Allowing Voices To Be Heard

September 15, 2009

By Ashley Alvarado

Encompass LGBT

Proud is the best word I can use to express how I feel about Monsanto receiving our first 100 percent on the Human Rights Campaign (HRC) Corporate Equality Index (CEI). To obtain a 100 on the CEI, you have to be a company that has broad respect for diversity and inclusion. More specifically, you have to be a company that wants to advance the best practices for lesbian, gay, bisexual, and transgendered (LGBT) workplace inclusion, and that’s just what we are.

Before taking a position at Monsanto in 2007, I looked at the HRC CEI to see if Monsanto was listed. When I saw that it wasn’t, it made me a little nervous about how inclusive the environment would be.  After working at Monsanto just a few months, I realized that our policies and practices were very inclusive, and that Monsanto’s environment was one of acceptance and understanding, and deserving of recognition.

We applied last year for the CEI and received an 85 percent. It was an excellent score for our first year, but we immediately took action to do better. The challenge was that although our Equal Employment Opportunity (EEO) policy already covered sexual orientation, it lacked terminology around gender identity and gender expression. A policy that covers sexual orientation, gender identity and gender expression is important because many states have no law to protect LGBT individuals from employment discrimination; it remains legal in 29 states to discriminate based on sexual orientation, and in 38 states to do so based on gender identity or expression.  As a result, LGBT people can face discrimination in employment, including being fired, being denied a promotion and experiencing harassment on the job.

When we brought the changes our EEO policy needed to the attention of our leadership team, they immediately addressed the changes. The updated policy was signed by our CEO Hugh Grant in February 2009.  So here we are, less than two years after we began raising our diversity and inclusion efforts for LGBT employees, and we have made it to the top of the class.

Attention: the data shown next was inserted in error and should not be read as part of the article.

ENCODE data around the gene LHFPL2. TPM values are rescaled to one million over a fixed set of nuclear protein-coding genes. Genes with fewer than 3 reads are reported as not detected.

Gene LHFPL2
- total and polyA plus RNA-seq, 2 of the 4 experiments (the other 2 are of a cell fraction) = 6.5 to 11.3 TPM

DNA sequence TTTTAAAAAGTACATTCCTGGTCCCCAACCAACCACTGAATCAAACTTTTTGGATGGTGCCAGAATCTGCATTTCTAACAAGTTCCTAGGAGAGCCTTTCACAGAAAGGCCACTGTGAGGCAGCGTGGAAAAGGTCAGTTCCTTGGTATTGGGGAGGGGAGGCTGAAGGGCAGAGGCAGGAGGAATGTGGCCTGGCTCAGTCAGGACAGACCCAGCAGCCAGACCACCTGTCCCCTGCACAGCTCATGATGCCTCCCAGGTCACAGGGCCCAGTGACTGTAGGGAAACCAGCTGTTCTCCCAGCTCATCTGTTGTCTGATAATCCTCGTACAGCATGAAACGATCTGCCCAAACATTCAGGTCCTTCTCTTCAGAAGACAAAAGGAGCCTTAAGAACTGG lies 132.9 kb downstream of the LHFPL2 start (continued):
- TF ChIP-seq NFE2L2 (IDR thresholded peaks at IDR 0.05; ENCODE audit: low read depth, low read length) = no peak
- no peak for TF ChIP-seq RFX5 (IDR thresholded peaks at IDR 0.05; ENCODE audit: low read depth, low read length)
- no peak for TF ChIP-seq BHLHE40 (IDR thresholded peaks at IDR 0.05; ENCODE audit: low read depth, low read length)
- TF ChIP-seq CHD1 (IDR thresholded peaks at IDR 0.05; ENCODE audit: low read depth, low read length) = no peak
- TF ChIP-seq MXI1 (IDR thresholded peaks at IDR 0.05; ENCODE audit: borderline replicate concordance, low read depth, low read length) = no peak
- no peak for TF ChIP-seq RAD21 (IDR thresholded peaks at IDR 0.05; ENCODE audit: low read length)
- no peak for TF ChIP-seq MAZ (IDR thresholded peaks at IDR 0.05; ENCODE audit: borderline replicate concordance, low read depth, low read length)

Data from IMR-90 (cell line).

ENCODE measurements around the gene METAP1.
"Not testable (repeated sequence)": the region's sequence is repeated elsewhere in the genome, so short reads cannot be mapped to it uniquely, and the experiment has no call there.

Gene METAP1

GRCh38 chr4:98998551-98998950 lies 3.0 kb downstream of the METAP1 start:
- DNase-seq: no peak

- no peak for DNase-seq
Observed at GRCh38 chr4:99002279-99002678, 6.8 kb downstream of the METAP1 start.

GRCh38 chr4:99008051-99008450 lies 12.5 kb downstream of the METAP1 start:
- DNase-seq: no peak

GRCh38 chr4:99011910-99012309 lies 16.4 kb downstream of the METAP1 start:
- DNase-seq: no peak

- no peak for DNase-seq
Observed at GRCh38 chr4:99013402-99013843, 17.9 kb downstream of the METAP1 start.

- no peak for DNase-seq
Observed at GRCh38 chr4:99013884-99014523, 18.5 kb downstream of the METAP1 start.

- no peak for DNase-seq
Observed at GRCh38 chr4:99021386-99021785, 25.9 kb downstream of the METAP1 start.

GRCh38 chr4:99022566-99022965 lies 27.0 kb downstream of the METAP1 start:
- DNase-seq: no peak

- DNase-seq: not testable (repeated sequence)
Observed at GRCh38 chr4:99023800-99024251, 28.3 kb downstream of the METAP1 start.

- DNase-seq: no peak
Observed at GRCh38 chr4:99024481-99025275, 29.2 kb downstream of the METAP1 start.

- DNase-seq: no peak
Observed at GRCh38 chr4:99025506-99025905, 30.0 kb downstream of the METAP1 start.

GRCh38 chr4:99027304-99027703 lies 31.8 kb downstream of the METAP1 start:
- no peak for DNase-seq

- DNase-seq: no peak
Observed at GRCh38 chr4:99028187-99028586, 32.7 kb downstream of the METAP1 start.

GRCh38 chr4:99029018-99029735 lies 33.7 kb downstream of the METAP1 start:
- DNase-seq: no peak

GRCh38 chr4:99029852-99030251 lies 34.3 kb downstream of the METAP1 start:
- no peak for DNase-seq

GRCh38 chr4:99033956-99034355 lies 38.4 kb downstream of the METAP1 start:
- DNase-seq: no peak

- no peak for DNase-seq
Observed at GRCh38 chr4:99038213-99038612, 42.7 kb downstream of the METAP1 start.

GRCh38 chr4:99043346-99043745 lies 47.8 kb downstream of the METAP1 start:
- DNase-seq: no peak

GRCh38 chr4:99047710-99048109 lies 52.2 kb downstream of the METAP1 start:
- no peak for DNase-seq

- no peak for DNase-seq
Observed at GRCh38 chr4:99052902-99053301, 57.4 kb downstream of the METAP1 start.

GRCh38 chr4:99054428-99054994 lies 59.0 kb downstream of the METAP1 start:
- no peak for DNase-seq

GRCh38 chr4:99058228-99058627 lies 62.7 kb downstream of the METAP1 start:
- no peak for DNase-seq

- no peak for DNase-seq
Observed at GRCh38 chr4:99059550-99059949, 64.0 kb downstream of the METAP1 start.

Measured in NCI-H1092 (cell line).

Each year, HRC makes improvements to the CEI rating criteria to help move companies forward, and so of course we will have more work to do in the coming years; however, the support for striving towards 100 percent is here. After my experience these last two years, I feel confident that the voice of LGBT employees is heard and respected.

Ashley Alvarado is an Administrative Assistant in the Chemistry organization. She has worked for Monsanto Company since 2007. In 2008, Ashley founded Monsanto’s LGBT employee resource group, Encompass.

Ashley Alvarado

Co-Lead, Encompass

Monsanto’s LGBT Employee Network

Proud is the best word I can use to express how I feel about Monsanto receiving our first 100 percent on the Human Rights Campaign (HRC) Corporate Equality Index (CEI). To obtain a 100 on the CEI, you have to be a company that has broad respect for diversity and inclusion. More specifically, you have to be a company that wants to advance the best practices for lesbian, gay, bisexual, and transgendered (LGBT) workplace inclusion, and that’s just what we are.